I am a Christian and I know very well that during the month of October up to early November, Anglican churches hold Harvest celebrations to thank God for the abundance of the harvest of the fruits of the earth. Offering the best of all that your land produces honours God and has great rewards: Proverbs 3:9-10.
Thanksgiving in USA
In 1942, President Franklin Delano Roosevelt declared the fourth Thursday in November as Thanksgiving day in America. It is a day for family and friends to gather to celebrate the harvest and other blessings of the past year. Currently it is the busiest holiday of the year and falls on the Last Thursday in November.
From economist.com, Thanksgiving day has been celebrated in America since 1621. In November 1620, a group of English pilgrims landed in Cape Cod, Massachusetts and a year later, they had a successful harvest which they celebrated with a Turkey feast. It is a day for being thankful- sharing what you are most thankful for in your life. They also give back by collecting and giving food to the needy.
This year, it was celebrated last Thursday 24th November.
The Festive Season
Out of habit, by early December, radio stations start playing the Christmas carols ushering in the Festive season, centred on the story of the birth of Jesus Christ.
Familiar Christmas carols like Long Time Ago in Bethlehem, Jingle bells, Silent Night, Joy To the World, We wish you a merry Christmas, and a variety of local ones are common staples that flood my heart with joy; bringing my faith alive. They also remind me of what it was like to be young and to have big dreams.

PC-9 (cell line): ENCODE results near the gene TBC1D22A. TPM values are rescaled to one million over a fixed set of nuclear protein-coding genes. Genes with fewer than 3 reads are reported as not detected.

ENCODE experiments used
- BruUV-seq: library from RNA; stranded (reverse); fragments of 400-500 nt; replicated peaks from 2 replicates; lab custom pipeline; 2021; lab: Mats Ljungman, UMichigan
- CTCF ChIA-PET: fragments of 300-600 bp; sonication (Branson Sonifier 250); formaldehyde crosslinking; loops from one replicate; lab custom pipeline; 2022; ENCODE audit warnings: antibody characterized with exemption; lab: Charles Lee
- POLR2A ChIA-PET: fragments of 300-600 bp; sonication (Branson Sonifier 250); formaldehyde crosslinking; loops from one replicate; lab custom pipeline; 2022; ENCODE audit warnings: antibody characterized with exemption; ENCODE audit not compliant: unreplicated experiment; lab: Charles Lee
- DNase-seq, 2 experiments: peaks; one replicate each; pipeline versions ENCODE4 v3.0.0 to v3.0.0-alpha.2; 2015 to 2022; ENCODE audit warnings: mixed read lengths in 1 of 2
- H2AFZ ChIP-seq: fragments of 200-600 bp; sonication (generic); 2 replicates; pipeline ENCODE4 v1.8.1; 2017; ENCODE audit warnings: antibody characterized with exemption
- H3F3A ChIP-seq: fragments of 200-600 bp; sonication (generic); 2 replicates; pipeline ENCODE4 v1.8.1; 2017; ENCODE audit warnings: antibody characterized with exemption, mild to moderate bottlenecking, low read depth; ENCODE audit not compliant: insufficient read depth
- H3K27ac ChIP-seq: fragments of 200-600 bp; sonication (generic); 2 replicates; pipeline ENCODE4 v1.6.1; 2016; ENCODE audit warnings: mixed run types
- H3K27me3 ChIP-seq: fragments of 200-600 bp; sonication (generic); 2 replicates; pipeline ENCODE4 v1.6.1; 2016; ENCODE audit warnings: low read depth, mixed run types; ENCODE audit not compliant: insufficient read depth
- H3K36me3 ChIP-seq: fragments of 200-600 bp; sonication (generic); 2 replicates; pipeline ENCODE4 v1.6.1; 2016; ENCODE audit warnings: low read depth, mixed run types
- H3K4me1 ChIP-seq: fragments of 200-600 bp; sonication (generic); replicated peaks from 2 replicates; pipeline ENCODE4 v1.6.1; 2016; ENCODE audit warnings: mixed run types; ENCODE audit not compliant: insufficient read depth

No doubt this year I shall be most thankful for 65 plus Christmases that I have so far celebrated with family and friends. It is a welcome throwback to childhood as well as a celebration for the gift of Life.
We are now in the Festive season- a season for family gatherings, religious services and gift giving.
The Christmas holiday will be followed on its heels by the New Year holiday. We can all use this opportunity to express our gratitude to God by caring for the needy among us.
There is a local proverb about thanking people for what they do. It says: Ndyebaaza ndya tagunjula munafu. Loosely translated, it means that waiting to thank anyone for a task completed does not motivate lazy people to be useful. Ideally thank someone for the little effort taken towards completing the main task.
The Buddhists consider gratitude as a reflection of someone’s integrity and civility.
How often do you use the short but significant two words: Thank You?
What effect do they have on the people around you?
Thank you for taking time to read this post and leaving a comment.